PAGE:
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Pennsylvania takes in more garbage than any other state in the country and gets paid well for doing so. That makes it a tempting industry for communities in need of an income stream. Reporter Eleanor Klibanoff from WPSU's Keystone Crossroads reports that one community is fighting back, saying it doesn't want its local economy tied to trash.
ELEANOR KLIBANOFF, BYLINE: Northeastern Pennsylvania is known for lush, green mountains. But just outside the city of Scranton, there are a few mountains that look a little different from the others.
MICHELE DEMPSEY: See the sort of messy piles up at the top? That's the top. That's where the active face is. That is where they're putting garbage.
KLIBANOFF: Michele Dempsey is describing the 750-acre Keystone Sanitary Landfill. Each day, 520 trucks trundle through the potholed streets of town, bringing more than 7,000 tons of garbage, about half of it from out of state. Keystone Sanitary recently requested a 40-plus-year expansion. Dempsey is the founder of a group that's protesting that proposal.
When properly maintained, landfills mostly lead to nuisance issues - smells, seagulls, truck traffic. But Dempsey's group is concerned about the threat of bigger problems like air pollution or leachate, basically trash juice leaking into the ground water. Ken Reisinger at the Department of Environmental Protection says the agency watches Pennsylvania's landfills very closely.
KEN REISINGER: Our waste facilities are state of the art. They're double-lined leachate collection systems. We have odor control, litter control.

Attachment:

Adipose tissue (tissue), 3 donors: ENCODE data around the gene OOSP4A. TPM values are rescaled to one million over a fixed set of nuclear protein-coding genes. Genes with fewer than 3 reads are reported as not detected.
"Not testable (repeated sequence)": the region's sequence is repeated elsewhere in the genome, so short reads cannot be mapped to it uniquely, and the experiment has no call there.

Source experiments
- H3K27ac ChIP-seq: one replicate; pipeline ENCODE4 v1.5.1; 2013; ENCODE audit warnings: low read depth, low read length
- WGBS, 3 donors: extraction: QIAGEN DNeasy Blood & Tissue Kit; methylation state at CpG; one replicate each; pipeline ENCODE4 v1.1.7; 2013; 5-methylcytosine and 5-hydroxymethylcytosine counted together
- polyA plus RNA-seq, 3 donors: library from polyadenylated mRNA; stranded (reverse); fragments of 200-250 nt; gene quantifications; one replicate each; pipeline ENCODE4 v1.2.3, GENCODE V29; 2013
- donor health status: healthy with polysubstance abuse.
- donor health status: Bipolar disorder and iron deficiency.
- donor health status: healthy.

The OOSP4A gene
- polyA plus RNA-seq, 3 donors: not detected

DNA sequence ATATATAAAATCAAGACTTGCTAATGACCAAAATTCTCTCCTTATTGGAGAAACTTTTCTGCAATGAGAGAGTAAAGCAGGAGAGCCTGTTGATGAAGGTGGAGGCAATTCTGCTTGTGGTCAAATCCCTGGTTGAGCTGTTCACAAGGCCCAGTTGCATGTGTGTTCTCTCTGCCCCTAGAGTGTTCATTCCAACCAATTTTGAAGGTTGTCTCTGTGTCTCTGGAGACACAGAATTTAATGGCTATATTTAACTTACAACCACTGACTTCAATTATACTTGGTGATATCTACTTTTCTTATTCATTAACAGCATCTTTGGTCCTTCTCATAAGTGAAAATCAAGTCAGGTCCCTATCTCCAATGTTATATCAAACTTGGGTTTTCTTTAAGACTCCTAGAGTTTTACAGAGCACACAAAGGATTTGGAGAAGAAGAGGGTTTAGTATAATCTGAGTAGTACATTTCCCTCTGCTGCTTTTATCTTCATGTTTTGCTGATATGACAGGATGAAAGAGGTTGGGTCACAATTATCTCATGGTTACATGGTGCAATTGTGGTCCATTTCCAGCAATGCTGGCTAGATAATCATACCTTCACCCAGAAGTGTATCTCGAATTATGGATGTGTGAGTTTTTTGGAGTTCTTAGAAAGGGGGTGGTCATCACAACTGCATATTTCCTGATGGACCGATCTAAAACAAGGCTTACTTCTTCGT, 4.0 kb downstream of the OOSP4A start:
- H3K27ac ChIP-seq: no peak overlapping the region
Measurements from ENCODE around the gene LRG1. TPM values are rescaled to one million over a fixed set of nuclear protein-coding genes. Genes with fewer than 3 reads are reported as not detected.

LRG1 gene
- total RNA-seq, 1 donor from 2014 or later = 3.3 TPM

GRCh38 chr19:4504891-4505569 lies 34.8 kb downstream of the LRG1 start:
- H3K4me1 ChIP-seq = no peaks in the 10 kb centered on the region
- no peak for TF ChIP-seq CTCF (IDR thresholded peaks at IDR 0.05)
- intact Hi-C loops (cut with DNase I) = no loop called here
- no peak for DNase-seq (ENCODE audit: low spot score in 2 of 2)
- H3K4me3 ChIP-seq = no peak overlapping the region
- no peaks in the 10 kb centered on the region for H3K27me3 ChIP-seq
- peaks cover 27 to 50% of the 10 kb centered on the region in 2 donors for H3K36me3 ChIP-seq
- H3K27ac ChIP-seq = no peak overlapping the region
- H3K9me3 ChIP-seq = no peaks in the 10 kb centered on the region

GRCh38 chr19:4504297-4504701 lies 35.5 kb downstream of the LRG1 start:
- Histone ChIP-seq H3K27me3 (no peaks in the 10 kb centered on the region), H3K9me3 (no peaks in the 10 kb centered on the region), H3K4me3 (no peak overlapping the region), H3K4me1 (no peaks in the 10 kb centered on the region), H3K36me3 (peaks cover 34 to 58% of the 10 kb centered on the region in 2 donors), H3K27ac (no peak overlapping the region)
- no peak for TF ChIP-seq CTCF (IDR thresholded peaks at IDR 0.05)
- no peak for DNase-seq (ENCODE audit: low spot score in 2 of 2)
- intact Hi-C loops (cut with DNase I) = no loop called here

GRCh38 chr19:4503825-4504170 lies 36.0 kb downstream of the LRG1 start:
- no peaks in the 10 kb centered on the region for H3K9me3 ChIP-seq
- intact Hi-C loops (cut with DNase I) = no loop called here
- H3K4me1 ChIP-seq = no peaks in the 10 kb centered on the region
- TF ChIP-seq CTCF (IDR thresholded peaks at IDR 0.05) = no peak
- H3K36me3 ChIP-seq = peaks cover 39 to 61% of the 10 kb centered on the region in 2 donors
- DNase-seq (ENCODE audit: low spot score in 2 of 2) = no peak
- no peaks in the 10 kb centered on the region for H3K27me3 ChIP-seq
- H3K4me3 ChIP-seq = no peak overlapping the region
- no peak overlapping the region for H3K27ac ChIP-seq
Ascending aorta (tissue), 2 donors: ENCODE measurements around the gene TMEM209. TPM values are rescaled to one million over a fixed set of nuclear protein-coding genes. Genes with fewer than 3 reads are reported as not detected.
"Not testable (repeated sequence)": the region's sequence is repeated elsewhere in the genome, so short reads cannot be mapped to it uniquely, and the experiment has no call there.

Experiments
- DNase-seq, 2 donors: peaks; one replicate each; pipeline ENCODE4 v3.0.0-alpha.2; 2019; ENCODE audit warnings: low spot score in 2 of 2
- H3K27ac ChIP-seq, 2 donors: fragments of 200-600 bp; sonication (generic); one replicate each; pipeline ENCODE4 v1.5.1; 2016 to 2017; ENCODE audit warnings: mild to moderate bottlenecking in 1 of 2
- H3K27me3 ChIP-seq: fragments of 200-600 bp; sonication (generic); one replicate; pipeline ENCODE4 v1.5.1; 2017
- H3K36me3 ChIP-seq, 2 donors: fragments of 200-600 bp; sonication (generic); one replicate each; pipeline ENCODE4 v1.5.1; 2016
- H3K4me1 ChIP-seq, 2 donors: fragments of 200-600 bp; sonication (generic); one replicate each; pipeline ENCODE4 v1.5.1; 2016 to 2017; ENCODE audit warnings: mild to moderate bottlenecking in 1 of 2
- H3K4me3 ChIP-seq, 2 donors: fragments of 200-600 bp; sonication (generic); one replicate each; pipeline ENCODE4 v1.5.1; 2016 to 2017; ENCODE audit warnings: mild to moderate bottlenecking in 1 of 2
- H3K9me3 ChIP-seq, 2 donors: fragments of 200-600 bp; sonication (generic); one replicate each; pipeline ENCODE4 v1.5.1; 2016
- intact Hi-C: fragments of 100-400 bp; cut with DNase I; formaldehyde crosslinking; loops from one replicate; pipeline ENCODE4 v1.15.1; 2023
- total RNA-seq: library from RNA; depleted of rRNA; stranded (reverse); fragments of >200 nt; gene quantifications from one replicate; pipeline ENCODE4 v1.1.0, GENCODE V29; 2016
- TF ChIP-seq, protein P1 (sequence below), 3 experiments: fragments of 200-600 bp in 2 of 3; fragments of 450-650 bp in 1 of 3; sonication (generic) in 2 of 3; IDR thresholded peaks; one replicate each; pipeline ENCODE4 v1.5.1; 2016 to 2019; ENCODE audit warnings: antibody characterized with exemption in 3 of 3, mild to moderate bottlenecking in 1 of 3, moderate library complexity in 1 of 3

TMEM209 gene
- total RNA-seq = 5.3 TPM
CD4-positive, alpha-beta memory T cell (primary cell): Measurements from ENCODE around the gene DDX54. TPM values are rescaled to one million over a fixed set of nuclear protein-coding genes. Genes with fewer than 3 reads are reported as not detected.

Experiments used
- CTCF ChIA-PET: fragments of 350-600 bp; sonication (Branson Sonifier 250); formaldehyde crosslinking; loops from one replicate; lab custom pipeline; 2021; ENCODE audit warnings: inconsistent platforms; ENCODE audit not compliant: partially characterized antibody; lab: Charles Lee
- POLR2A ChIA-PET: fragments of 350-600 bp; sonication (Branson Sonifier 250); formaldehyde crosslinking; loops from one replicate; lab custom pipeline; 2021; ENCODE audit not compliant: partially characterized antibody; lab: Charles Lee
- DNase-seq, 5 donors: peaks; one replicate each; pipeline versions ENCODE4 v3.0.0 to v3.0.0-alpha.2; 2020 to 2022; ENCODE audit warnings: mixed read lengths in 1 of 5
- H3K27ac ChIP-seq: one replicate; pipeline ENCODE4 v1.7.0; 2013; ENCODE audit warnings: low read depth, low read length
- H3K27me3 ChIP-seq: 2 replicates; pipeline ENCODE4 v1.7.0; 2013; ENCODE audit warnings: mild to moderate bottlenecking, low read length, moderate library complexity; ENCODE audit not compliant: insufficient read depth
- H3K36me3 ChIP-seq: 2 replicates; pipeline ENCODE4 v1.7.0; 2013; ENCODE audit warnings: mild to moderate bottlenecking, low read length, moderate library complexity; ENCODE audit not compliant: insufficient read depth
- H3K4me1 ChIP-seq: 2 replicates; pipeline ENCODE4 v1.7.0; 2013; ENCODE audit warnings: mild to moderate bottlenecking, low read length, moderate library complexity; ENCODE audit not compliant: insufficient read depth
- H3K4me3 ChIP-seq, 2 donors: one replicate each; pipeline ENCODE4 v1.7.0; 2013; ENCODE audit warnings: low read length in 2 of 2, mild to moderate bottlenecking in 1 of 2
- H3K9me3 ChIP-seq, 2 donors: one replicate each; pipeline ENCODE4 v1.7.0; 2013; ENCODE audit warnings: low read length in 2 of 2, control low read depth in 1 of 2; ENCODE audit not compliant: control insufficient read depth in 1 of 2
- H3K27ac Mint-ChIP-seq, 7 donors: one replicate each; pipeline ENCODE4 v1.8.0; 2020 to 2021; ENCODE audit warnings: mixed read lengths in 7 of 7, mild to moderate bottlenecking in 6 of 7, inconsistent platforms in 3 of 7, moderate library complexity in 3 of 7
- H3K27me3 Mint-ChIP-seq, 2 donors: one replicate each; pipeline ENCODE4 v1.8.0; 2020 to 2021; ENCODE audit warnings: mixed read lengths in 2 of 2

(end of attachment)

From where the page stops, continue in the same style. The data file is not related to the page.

KLIBANOFF: The state DEP gets final say on the expansion. Al Magnotta, spokesman for Keystone Sanitary, says the real value of the landfill can be seen in the budgets of Dunmore and Throop, the two towns that host it.
AL MAGNOTTA: We've supported their municipal finances significantly.
KLIBANOFF: Significantly - in the tiny borough of Throop, $4 million of the town's annual $6 million budget comes from landfill host fees. Dunmore, which was on the brink of insolvency in 2011, recently renegotiated its deal with the landfill. With the expansion, it'll earn more and more over the next 50 years.
MAGNOTTA: We provide a lot of employment to the area. We believe it spins off a lot of business to the local economy that would not exist if, in fact, it ceased to be there.
KLIBANOFF: Keystone Sanitary employs 150 people and, according to a report filed with the DEP, spends about $8 million locally per year. In essence, it's an industry - something northeastern Pennsylvania hasn't seen much of recently, particularly not one that pays so well.
PAT CLARK: That's almost like an abused person syndrome.
KLIBANOFF: Pat Clark, co-founder of the group that's opposing the expansion, thinks this is deja vu for the region.
CLARK: We have made our bed 50 and 100 years ago by raping the environment - you know, from coal on forward. So now we're so desperate for any kind of financial revenue that we'll take anything.
KLIBANOFF: Clark thinks turning their backs on trash could present a real opportunity for the state.
CLARK: There's no one in the country better positioned to start dictating and changing policies on waste than Pennsylvania because we take the most.
KLIBANOFF: This landfill and the two small towns that host it are the latest example of a dilemma that has plagued Pennsylvania for centuries, a tug of war between environmental concerns and economic needs - from coal to steel to fracking and garbage. For NPR News, I'm Eleanor Klibanoff in State College, Pa.
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